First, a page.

It began as an intuition, a desire.
Eva Rowson opened up the Landmark program at Bergen Kunsthall with a stack of questions, from the title of the programme that the activity was part of, “Who’s doing the washing up?” to conundrums with few certainties and many potential answers, in a speculative imagining and mapping of possible futures. In the midst of these, a rather more specific question arose: what happens when you cross two practices that draw on communication technology, artistic research, radio, recording, archive, and processes? What happens if you cross Maia Urstad (Bergen, Norway) with Anton Kats (Kherson, Ukraine)?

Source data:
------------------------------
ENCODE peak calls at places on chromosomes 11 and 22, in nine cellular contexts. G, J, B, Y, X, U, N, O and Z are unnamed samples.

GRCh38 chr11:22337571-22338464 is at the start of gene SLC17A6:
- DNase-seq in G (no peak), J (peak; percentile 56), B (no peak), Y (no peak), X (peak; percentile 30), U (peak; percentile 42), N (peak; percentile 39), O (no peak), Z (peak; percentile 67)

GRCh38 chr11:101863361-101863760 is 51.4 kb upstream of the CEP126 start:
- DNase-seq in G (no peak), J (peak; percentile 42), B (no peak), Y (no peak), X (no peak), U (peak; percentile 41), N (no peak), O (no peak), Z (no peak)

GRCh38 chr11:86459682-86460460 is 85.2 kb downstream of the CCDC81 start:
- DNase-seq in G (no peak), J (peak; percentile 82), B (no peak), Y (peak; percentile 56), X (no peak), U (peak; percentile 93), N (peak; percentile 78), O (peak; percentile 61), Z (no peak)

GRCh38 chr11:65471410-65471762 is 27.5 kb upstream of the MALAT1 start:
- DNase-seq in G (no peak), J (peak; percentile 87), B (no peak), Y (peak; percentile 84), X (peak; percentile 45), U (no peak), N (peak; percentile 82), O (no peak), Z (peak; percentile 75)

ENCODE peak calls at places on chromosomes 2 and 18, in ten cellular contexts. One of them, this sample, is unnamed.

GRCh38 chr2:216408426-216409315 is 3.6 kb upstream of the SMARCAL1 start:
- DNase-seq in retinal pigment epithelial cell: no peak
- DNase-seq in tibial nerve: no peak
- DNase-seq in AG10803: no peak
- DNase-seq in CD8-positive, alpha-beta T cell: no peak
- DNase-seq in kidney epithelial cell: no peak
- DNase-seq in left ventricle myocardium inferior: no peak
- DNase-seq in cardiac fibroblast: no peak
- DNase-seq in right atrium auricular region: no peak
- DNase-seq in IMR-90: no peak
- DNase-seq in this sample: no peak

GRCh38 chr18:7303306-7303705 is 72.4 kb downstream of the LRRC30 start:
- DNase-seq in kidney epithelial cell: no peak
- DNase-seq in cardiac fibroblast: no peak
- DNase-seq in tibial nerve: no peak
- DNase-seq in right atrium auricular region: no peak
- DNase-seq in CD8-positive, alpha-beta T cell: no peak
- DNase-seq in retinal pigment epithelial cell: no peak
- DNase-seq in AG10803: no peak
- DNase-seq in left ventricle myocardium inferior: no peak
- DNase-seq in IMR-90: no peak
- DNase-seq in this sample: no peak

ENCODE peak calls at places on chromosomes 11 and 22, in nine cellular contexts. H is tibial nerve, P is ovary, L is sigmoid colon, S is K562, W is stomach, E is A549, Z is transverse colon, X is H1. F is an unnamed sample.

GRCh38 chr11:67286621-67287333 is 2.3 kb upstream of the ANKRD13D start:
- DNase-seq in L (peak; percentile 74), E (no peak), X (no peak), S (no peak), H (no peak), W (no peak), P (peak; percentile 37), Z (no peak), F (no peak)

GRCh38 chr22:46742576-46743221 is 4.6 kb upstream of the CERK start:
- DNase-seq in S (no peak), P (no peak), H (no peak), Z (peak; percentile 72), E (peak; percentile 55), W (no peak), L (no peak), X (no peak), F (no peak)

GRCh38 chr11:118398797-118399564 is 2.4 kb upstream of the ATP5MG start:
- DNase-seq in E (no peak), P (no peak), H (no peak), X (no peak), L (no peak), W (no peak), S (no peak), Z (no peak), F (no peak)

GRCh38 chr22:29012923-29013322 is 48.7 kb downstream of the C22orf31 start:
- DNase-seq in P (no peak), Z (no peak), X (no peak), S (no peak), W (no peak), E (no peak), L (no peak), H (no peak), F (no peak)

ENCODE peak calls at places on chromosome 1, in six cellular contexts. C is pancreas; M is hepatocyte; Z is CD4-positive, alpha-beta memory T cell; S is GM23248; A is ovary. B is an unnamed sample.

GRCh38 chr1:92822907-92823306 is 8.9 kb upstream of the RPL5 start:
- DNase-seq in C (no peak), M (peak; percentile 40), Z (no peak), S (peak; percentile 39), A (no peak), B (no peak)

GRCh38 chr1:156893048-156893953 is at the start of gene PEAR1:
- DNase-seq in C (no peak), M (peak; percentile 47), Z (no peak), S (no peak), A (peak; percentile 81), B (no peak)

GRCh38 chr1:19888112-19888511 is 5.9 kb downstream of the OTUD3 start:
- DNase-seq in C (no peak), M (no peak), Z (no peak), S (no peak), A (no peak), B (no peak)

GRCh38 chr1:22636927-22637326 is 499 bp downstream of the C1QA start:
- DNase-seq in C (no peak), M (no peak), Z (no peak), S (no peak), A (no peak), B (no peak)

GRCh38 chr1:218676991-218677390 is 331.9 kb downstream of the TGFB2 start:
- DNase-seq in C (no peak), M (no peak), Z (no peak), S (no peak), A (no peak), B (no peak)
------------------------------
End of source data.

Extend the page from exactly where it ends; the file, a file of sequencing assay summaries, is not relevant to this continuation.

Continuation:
Our time machine allows us to answer until 2020 with MÆKUR, which is back again with Eva Rowson after a first stint at Lighthouse (UK) in 2019, and which openly incorporates it into the collaborative processes, because it has always been there. With a methodology focusing on aesthetic experience and the present moment, as well as hospitality and context, access and agency, and stories shared and left untold.
MÆKUR create temporary radio labs and portable sound systems as a way to open up communication technology and enhance its usefulness on a local level. Their work involves sensory research on radio and listening, through dialogue between the ongoing present and a constantly growing mutant archive.
In these outtakes, Anton Kats talks about the transition from MAKU to MÆKUR, about slowing down and opening up listening spaces, and about contextual and emotional infrastructure in art practice.
Courtesy of the organisation